The school seems to place quite an emphasis on developing personal style. The shorter courses listed are around interior styling and decorating as well as more theoretical classes like History of Style. Why did you find this approach useful to teach students here?
I felt that people here are very smart and very quick but sometimes when you embark in any creative industry or any creative job, you have to slow down a bit. When you create something new, you have to let yourself dream, you have to let yourself get lost a little bit.

Very often I felt that students here want to know the “how” all the time. How am I going to do that? How is it going to be made? And I say, don’t worry, we’ll find a solution for how it will be made. I want you to focus on the what, the who and the why. That was something we had to teach and an approach that the students in Hong Kong struggled with in the beginning but at the end many told me it led them to see the world differently.

Oh yes, I remember being told in class not to look at design magazines or Pinterest for interior pictures when putting together a mood board for our project.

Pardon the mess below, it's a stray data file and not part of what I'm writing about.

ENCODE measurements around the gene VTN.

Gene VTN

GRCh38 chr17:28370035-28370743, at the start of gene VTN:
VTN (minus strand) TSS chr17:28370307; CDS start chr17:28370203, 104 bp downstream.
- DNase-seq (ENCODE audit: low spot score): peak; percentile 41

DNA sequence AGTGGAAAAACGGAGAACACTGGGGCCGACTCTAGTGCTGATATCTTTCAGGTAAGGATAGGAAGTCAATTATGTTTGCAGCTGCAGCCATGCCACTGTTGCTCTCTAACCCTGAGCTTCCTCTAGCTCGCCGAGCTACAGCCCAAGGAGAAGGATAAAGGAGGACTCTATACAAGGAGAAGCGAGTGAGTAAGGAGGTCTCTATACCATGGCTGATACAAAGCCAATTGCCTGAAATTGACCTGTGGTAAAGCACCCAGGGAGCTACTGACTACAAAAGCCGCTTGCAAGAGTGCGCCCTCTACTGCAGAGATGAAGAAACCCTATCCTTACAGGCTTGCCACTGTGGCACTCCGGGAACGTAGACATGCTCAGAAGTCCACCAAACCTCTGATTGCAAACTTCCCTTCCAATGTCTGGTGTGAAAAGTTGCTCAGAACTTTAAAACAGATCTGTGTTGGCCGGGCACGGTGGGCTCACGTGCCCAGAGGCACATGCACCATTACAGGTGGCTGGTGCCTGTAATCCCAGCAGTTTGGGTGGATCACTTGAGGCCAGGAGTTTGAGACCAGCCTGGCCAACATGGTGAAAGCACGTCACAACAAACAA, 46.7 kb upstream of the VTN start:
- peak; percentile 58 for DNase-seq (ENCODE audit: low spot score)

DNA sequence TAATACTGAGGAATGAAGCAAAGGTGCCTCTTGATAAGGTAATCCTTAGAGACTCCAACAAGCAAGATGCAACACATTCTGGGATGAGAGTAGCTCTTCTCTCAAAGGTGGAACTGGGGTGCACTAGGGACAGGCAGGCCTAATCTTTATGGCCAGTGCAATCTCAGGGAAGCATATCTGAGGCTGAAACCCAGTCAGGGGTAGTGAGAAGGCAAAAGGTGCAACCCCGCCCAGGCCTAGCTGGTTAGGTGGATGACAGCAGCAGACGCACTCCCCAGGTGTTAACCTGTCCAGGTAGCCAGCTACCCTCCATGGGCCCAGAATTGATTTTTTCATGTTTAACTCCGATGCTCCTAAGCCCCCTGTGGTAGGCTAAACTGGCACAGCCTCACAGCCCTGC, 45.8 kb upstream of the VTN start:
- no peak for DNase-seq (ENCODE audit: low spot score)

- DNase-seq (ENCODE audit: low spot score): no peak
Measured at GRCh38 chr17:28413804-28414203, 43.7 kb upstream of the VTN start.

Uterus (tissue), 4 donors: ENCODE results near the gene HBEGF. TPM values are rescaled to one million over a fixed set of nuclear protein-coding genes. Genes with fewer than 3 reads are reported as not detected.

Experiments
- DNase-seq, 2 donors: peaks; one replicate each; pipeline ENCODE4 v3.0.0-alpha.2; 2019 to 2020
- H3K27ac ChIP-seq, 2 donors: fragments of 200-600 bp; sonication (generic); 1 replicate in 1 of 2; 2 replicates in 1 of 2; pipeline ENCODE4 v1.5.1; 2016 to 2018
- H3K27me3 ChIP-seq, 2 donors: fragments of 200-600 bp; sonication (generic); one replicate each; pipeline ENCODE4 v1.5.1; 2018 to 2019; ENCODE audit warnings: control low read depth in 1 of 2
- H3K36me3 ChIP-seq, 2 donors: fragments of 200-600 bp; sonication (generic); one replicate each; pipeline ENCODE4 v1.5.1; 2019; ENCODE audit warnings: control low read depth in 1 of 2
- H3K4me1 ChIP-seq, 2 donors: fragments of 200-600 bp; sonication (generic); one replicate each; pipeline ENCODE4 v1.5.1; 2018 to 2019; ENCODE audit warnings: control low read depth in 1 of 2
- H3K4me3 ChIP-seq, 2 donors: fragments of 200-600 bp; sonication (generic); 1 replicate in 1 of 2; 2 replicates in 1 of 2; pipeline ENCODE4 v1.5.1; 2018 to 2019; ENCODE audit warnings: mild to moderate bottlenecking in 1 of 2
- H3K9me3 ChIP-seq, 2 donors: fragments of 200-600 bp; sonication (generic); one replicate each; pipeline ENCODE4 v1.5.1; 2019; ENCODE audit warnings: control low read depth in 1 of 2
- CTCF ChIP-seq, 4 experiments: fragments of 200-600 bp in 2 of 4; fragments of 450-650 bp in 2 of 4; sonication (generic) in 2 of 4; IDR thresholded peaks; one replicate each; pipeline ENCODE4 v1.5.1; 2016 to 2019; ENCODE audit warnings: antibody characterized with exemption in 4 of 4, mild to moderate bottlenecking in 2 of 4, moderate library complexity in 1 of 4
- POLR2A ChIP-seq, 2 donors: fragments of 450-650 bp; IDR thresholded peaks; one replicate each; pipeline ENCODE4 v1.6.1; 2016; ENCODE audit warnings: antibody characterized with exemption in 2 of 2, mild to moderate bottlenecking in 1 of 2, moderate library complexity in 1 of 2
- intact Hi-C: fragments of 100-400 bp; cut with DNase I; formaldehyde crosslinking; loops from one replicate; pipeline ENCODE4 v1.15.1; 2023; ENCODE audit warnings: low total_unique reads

We teach students that inspiration is everywhere. It’s when you look at packaging, when you go to the museum, when you put on a pair of shoes and you spot the stitching detail, or walking up to your flat and looking at the mosaic on the floor. For example, Hong Kong is very dramatic in terms of architecture and landscaping. What I like is that you have basically a bit of everything. You have very traditional Chinese houses, then you have these little shacks, but you also have 1930s buildings and these very colourful, 1960s plastered facades. It’s very inspiring. Even in the food, you go to a restaurant, you go to the supermarket, you see dragon fruit, the colour purple, this green. What else do you need? You know these colours work together and then you can paint a bit with them.

Something I really like about Hong Kong is that people are very positive. I come from a country where people are always on strike, always criticising, never happy – which is good because it forces you to always better yourself, but I think it’s a bit tiring in the end. I think in Hong Kong you feel that everything is possible, you can give it a try, and in a way that gives the students less fear.

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In this Story: #art & design